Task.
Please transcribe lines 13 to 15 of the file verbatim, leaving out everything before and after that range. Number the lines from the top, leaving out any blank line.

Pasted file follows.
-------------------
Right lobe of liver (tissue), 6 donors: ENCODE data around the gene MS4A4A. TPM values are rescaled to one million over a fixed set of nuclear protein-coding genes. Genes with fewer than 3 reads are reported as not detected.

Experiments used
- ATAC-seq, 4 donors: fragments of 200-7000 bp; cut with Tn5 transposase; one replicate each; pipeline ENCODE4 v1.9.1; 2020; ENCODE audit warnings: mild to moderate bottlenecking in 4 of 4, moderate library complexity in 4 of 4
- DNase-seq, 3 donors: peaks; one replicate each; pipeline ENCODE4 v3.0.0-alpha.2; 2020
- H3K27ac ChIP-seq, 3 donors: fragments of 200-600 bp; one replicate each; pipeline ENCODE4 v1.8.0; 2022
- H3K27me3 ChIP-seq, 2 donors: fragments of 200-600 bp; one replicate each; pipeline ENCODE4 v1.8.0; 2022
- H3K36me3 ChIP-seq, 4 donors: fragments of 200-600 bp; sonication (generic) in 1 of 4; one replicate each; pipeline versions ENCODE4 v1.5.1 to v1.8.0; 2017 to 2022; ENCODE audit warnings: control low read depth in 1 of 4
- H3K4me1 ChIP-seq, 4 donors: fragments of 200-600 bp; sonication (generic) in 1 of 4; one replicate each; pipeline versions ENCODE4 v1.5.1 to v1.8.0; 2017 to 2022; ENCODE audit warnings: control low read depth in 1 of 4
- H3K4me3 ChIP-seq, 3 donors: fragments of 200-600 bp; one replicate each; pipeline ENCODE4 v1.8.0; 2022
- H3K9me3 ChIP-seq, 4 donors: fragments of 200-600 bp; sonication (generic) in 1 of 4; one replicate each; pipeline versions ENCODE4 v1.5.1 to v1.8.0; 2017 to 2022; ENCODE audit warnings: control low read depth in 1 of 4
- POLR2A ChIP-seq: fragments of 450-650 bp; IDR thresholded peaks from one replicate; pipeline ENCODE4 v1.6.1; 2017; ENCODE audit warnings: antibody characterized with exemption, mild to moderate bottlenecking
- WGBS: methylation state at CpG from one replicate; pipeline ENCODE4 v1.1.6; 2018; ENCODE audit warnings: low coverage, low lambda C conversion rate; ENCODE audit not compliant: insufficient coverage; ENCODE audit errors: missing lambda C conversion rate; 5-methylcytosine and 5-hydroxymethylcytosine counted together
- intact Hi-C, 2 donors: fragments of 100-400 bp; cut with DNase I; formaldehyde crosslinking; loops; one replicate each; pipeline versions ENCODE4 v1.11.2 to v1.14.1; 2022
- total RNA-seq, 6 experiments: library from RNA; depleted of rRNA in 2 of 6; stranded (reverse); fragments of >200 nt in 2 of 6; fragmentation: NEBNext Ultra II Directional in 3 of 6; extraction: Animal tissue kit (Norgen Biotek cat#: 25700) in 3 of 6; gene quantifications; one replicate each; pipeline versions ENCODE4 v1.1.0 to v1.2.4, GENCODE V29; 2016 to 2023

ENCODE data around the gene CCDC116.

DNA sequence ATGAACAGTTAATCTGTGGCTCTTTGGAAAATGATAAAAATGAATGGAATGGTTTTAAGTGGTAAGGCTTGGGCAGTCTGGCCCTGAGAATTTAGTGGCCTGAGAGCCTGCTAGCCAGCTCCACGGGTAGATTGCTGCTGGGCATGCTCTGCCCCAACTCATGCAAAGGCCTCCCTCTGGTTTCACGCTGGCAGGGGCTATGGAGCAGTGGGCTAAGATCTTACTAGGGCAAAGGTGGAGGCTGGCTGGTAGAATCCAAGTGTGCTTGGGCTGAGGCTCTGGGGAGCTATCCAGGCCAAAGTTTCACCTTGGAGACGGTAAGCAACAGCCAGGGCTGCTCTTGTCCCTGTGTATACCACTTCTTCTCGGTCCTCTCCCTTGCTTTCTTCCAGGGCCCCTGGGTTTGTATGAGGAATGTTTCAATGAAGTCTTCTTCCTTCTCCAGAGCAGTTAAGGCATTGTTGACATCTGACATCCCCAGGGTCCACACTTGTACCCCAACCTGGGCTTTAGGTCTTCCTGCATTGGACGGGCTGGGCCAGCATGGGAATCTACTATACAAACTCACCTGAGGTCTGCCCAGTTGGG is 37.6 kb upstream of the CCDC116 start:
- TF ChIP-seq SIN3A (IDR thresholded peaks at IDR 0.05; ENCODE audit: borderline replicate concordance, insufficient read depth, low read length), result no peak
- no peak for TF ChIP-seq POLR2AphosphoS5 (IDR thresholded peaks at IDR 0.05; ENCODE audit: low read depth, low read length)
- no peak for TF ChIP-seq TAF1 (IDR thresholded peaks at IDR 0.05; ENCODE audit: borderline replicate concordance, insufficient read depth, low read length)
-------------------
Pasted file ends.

- intact Hi-C, 2 donors: fragments of 100-400 bp; cut with DNase I; formaldehyde crosslinking; loops; one replicate each; pipeline versions ENCODE4 v1.11.2 to v1.14.1; 2022
- total RNA-seq, 6 experiments: library from RNA; depleted of rRNA in 2 of 6; stranded (reverse); fragments of >200 nt in 2 of 6; fragmentation: NEBNext Ultra II Directional in 3 of 6; extraction: Animal tissue kit (Norgen Biotek cat#: 25700) in 3 of 6; gene quantifications; one replicate each; pipeline versions ENCODE4 v1.1.0 to v1.2.4, GENCODE V29; 2016 to 2023

ENCODE data around the gene CCDC116.